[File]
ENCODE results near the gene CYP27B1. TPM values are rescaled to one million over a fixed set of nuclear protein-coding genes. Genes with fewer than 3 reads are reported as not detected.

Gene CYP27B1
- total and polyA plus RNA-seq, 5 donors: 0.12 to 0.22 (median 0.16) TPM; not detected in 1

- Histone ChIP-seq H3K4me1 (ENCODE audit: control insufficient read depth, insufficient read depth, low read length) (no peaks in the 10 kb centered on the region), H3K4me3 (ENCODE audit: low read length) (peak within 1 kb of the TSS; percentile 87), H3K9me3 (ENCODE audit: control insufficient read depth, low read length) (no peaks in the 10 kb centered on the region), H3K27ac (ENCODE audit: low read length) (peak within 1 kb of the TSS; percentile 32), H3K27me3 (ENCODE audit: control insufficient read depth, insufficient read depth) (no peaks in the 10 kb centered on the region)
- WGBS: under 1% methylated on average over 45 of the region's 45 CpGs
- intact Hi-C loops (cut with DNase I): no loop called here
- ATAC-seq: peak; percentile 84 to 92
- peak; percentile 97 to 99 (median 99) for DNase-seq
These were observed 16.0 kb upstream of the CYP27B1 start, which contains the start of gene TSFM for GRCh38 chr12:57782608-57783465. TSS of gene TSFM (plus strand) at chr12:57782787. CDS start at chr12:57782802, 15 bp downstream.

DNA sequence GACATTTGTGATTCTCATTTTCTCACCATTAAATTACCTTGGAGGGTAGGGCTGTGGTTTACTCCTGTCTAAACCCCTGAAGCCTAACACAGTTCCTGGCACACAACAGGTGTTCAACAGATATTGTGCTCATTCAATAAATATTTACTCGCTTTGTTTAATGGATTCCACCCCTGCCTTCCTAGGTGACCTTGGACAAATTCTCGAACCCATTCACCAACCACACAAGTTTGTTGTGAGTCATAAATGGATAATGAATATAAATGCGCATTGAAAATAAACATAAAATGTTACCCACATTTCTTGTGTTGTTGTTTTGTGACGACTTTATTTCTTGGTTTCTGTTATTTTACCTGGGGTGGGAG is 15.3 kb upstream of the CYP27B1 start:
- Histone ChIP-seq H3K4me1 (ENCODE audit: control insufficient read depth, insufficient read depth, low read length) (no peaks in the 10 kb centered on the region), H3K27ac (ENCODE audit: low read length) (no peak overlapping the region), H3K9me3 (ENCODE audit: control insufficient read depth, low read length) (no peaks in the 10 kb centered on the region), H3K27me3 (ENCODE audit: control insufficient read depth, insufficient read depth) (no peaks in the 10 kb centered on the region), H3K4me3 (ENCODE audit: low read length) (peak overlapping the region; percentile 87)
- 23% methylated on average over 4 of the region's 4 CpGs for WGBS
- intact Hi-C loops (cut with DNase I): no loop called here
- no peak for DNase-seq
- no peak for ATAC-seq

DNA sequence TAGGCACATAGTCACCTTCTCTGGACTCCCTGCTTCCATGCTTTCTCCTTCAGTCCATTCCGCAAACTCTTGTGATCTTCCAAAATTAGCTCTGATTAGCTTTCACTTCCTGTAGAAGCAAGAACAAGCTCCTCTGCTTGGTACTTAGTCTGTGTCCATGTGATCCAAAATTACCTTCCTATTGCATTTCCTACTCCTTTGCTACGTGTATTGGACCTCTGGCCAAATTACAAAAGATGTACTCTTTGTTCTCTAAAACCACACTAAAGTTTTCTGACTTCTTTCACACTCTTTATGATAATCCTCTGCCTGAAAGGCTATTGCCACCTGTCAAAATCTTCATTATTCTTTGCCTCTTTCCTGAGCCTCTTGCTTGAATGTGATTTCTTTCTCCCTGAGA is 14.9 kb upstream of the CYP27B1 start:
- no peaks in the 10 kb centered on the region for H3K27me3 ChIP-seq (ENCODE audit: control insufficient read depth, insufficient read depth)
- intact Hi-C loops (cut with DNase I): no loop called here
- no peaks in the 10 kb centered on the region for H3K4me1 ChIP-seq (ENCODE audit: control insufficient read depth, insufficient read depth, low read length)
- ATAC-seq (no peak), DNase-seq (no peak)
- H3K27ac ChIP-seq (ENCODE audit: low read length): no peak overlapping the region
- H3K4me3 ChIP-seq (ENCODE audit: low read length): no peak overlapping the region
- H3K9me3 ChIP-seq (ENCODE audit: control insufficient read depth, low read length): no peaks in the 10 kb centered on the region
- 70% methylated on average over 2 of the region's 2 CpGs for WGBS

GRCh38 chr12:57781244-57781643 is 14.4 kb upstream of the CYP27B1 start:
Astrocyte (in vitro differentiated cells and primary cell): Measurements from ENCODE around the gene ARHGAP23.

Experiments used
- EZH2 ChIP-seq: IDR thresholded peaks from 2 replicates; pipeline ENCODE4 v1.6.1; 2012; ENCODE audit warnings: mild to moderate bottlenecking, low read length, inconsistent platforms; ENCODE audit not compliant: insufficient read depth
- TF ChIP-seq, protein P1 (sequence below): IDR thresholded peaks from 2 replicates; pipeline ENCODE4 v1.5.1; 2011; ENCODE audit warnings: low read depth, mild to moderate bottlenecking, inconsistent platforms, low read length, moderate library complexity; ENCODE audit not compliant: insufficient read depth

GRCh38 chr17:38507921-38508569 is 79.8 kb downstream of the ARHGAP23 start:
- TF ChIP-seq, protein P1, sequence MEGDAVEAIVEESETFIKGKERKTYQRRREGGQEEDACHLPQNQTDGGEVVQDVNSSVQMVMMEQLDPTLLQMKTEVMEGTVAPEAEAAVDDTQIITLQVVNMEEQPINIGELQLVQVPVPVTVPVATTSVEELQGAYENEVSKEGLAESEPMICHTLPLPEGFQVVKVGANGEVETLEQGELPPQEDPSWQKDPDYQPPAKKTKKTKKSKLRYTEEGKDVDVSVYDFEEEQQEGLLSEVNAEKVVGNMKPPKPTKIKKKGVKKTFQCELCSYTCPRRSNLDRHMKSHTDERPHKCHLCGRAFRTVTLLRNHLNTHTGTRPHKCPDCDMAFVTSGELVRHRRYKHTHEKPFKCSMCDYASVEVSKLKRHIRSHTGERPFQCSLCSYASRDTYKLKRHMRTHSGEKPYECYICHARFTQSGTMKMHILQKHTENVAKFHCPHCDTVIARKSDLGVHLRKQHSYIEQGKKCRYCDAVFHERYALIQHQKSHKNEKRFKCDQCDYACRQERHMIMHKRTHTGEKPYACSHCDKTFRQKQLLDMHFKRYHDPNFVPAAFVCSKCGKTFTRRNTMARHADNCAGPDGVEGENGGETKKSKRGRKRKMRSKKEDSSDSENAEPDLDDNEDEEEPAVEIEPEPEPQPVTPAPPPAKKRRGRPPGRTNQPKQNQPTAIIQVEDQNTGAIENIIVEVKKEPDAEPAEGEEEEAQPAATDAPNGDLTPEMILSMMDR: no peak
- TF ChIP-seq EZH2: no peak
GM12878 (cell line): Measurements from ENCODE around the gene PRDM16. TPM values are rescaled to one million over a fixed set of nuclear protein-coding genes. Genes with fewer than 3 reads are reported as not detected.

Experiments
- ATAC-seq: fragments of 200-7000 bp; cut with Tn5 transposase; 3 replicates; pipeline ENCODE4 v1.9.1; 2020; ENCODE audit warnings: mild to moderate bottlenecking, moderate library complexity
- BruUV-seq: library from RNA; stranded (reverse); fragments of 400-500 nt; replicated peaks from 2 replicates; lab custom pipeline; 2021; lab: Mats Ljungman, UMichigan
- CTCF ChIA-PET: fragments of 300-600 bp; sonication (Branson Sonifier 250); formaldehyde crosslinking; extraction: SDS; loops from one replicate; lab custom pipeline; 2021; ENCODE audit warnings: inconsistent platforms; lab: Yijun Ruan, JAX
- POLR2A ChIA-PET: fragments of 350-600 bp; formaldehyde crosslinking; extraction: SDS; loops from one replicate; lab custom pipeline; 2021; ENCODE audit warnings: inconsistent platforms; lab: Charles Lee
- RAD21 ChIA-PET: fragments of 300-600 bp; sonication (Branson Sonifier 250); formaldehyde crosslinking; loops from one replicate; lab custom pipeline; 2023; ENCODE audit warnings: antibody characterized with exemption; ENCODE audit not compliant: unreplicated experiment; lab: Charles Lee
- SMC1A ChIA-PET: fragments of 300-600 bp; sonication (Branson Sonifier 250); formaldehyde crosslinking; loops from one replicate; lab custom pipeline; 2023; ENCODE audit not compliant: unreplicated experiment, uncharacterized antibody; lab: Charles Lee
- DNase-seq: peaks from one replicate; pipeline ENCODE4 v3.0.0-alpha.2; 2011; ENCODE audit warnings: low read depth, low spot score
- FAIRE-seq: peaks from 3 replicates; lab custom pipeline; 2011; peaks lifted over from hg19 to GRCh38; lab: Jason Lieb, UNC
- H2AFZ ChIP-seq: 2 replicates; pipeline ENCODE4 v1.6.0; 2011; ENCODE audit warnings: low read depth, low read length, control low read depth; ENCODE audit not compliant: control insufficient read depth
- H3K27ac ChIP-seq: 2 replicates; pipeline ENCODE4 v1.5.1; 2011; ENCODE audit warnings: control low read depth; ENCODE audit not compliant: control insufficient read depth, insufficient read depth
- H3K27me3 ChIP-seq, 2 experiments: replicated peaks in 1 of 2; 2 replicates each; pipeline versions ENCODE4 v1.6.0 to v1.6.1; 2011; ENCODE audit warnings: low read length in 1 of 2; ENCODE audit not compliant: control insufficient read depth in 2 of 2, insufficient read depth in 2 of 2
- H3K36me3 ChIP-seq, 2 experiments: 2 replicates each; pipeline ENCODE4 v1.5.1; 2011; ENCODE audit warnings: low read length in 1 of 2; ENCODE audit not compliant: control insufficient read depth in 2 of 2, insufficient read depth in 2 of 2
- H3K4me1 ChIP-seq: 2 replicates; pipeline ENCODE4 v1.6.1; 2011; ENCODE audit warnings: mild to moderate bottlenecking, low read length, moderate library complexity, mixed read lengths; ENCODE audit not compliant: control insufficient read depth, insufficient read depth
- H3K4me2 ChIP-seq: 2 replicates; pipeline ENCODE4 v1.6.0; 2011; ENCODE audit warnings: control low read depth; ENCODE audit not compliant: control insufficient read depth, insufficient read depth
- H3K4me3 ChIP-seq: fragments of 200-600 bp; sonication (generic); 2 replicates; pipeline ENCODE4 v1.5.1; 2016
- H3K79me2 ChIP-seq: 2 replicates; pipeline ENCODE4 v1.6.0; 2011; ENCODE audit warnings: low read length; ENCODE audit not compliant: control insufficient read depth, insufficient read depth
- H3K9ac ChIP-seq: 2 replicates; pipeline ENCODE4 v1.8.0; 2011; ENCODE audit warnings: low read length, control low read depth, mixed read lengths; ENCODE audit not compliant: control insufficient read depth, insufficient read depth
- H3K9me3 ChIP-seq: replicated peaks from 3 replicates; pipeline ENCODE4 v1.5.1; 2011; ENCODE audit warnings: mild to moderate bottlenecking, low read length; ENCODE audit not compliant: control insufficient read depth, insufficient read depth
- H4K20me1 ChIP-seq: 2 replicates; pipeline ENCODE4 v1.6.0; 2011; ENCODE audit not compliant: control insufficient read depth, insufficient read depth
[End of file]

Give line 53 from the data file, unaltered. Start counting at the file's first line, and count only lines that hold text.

- H4K20me1 ChIP-seq: 2 replicates; pipeline ENCODE4 v1.6.0; 2011; ENCODE audit not compliant: control insufficient read depth, insufficient read depth